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By Donald Lambro
Growth spikes are little more than trend-free anomalies
Independent voices from the The Washington Times Communities
Topic - Rob Jackson
Orakpo took his first career interception 29 yards into the end zone to break a 10-10 tie at 13:38 of the second.
On Sunday night in Dallas, when a win would have pushed the Washington Redskins right back into the thick of the NFC East title chase, Fletcher's crew did a credible job against one of the NFL's better offenses. And yet, in the end, that didn't matter at all in a 31-16 loss that left the Redskins grasping for answers.
A suspect Washington defense's ability to contain Cowboys QB Tony Romo tops Brian McNally's list of questions heading into the Sunday-night showdown.
Hall got the better of the last matchup, as Bryant was targeted just eight times by quarterback Tony Romo and finished with four receptions for 71 yards and no touchdowns. Washington took the game 28-18 and the division title and playoff spot that went with it.
The numbers are not pretty anywhere on the defensive side of the field for the Washington Redskins. That has been a consistent theme through the first two weeks of the season.
The coaching staff saw improvement in White throughout the summer. He shook off the rust and was a better passer by the end of training camp. That doesn't mean he's ready for a starting job any time soon.
When the Redskins beat Dallas on Dec. 30 to win the NFC East, many players dressed and filed out of the locker room as if it were any old victory. Not Orakpo. He shouted and cheered a title he was not on the field to help win.
Jackson recently re-signed a one-year deal with the Redskins. The team and player were aware of the league's discipline before Jackson re-signed.
While coach Mike Shanahan and the Washington Redskins' coaching staff squirm over the status of quarterback Robert Griffin III's right knee, they turn their attention this week to improving the quality of a roster that entered the offseason with the unfamiliar title of NFC East champions.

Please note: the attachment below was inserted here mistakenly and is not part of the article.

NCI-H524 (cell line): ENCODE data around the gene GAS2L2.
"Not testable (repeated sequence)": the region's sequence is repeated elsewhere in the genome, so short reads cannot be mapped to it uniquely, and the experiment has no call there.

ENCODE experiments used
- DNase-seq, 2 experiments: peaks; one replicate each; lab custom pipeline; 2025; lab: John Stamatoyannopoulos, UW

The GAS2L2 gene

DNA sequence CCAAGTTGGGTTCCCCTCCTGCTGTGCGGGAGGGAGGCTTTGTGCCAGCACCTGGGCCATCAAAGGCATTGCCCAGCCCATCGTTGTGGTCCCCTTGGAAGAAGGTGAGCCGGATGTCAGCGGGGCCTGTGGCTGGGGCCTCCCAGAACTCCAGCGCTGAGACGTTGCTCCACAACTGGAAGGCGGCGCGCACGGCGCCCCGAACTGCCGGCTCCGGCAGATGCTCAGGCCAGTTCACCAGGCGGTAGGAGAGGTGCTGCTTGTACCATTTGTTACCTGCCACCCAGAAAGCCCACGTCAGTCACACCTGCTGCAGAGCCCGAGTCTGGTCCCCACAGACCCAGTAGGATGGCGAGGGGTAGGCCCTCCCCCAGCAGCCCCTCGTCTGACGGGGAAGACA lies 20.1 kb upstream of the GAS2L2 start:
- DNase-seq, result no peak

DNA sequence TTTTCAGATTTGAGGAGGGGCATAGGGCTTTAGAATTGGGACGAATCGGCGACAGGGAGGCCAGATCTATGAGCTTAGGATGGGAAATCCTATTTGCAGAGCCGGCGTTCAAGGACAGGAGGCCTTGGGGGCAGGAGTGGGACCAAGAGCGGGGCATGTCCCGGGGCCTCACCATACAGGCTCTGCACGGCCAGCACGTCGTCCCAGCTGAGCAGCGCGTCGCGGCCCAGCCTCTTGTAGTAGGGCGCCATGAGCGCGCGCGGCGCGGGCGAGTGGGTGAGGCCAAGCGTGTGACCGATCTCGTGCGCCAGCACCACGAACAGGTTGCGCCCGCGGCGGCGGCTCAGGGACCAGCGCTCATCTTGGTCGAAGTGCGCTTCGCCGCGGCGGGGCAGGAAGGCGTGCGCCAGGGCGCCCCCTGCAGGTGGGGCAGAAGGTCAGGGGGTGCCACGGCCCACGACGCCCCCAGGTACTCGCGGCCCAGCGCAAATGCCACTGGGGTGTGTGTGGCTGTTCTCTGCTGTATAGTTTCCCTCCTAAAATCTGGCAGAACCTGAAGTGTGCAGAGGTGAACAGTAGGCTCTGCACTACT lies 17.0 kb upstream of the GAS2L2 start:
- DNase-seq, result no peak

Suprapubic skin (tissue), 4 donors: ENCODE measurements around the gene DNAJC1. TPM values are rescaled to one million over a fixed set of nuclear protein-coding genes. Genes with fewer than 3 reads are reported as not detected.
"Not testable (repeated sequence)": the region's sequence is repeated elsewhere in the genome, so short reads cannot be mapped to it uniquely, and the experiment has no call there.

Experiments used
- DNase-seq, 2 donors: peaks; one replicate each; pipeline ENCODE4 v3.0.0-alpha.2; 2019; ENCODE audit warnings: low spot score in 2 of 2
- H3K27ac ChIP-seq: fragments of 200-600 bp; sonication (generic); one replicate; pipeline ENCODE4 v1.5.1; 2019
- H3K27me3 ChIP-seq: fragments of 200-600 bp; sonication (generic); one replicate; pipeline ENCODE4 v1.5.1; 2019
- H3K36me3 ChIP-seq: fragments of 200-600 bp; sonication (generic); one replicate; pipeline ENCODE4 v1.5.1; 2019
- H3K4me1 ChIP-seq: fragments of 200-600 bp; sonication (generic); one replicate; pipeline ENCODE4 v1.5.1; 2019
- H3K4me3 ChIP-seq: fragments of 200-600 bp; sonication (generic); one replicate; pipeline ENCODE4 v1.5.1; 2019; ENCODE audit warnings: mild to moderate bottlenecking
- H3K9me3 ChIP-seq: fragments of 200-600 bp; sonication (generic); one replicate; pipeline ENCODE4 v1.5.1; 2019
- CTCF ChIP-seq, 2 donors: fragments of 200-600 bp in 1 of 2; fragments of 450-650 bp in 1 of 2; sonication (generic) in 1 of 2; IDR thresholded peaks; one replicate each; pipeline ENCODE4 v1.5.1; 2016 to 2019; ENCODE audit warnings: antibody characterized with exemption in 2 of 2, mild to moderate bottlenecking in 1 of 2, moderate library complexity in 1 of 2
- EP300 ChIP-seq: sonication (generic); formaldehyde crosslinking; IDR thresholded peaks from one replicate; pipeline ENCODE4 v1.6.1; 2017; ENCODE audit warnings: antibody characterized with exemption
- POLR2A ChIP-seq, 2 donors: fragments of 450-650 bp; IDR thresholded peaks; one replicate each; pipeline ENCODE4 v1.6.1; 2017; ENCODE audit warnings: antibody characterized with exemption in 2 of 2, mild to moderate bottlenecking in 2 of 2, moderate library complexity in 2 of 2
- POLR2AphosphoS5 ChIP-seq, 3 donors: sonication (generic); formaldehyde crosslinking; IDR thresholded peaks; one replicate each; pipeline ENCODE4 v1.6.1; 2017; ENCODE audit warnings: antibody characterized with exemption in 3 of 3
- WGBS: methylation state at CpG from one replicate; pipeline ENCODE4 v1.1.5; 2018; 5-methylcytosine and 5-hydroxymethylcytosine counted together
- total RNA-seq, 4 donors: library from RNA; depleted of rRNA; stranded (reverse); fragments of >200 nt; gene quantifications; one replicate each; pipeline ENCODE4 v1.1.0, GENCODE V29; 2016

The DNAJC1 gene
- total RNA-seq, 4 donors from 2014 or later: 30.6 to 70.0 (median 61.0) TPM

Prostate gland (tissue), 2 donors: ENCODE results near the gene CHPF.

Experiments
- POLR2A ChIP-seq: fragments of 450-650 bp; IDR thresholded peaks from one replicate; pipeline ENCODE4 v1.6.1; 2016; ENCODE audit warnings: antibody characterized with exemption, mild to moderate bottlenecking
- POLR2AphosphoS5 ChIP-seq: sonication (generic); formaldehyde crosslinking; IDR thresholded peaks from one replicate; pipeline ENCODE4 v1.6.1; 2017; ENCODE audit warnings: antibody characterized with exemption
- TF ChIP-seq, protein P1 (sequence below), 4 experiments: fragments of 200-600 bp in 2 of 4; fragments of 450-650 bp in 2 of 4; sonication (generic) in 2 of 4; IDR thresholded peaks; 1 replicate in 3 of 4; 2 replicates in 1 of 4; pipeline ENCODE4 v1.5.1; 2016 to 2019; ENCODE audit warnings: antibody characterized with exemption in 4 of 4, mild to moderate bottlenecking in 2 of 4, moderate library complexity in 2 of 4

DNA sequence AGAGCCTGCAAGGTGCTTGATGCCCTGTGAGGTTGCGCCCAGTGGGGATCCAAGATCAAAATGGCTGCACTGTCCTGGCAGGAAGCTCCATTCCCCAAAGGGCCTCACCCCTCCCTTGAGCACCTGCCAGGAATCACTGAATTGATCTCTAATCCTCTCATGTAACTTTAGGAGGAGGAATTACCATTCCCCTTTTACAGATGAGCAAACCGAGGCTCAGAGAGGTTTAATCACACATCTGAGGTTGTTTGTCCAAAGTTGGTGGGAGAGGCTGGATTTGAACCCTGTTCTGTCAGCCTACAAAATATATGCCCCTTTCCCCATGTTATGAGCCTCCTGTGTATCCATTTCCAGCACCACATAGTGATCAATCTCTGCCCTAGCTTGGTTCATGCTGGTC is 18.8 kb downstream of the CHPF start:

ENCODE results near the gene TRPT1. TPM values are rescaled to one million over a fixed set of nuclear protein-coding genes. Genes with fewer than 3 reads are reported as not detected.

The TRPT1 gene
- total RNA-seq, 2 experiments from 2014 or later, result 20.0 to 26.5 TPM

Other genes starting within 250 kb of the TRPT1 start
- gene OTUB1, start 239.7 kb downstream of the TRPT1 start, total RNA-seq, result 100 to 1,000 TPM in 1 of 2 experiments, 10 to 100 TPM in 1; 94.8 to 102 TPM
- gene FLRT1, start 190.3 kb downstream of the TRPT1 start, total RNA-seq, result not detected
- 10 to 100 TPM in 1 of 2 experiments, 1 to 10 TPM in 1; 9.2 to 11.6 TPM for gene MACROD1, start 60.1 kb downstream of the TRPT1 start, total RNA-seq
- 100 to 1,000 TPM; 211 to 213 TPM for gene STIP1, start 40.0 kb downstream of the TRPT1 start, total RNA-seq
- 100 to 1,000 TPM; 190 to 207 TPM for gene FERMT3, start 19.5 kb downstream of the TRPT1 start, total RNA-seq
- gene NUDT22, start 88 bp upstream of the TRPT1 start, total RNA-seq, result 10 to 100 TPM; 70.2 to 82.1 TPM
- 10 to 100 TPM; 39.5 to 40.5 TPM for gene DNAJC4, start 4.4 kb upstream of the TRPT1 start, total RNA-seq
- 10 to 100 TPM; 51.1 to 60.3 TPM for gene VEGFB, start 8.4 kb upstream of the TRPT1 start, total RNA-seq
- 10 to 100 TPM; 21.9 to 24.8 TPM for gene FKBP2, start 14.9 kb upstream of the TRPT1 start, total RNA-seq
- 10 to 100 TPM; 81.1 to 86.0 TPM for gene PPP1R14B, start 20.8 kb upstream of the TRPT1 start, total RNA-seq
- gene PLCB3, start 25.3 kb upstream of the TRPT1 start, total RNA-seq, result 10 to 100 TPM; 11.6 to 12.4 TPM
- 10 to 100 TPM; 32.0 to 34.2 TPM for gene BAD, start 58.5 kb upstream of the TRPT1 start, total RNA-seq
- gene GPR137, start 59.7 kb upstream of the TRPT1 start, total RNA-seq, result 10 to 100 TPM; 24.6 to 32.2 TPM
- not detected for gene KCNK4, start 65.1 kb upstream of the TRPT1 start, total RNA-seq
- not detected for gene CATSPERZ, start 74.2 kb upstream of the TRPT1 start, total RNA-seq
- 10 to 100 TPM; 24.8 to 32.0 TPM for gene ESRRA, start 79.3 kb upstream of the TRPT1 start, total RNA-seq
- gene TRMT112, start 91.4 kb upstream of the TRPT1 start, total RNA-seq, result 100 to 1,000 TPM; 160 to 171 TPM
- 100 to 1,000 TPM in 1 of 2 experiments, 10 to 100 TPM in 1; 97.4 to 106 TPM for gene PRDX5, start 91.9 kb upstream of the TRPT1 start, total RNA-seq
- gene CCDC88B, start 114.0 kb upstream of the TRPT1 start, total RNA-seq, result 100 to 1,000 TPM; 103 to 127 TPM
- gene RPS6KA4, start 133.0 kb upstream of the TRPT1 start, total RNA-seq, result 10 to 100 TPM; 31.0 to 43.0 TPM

A slight smile finally brightened Jim Haslett's hardened countenance after midnight Monday morning. His wife, Beth, and daughter, Kelsey, walked alongside him up the ramp that leads from the Washington Redskins' locker room out of FedEx Field.
Not until Rob Jackson wrapped his hands around another Tony Romo "oops" Sunday night could Washington Redskins fans begin to savor the moment.
When the final seconds ticked off the clock Sunday night and the Washington Redskins had vanquished their rival to complete one of the greatest turnarounds in NFL history, Reed Doughty sprinted onto the field. He jumped and pumped his fist and thrust his helmet into the air.
Tony Romo sat alone on the Dallas bench, his stare frozen at the ground on a cold night in Washington.
When Rob Jackson picked off Dallas Cowboys quarterback Tony Romo and sealed the Washington Redskins' NFC East-clinching victory Sunday night, the linebacker didn't immediately grasp the magnitude of his accomplishment.
Overall, life is pretty good for the Washington Redskins, riding a five-game winning streak into Sunday's game at the Philadelphia Eagles. Robert Griffin III is expected to play, they control their playoff fate and coach Mike Shanahan said that "every game that we go into now, we believe that we'll win."
"I knew I had to go in there and start fast," Jackson said. "I didn't know how much reps I was going to get throughout the game so I just knew when I was in there I had to be productive. I couldn't just do my job. I had to cause a turnover, make a play."
Jackson, a reserve linebacker who had four interceptions last season, says he's in, at least on special teams.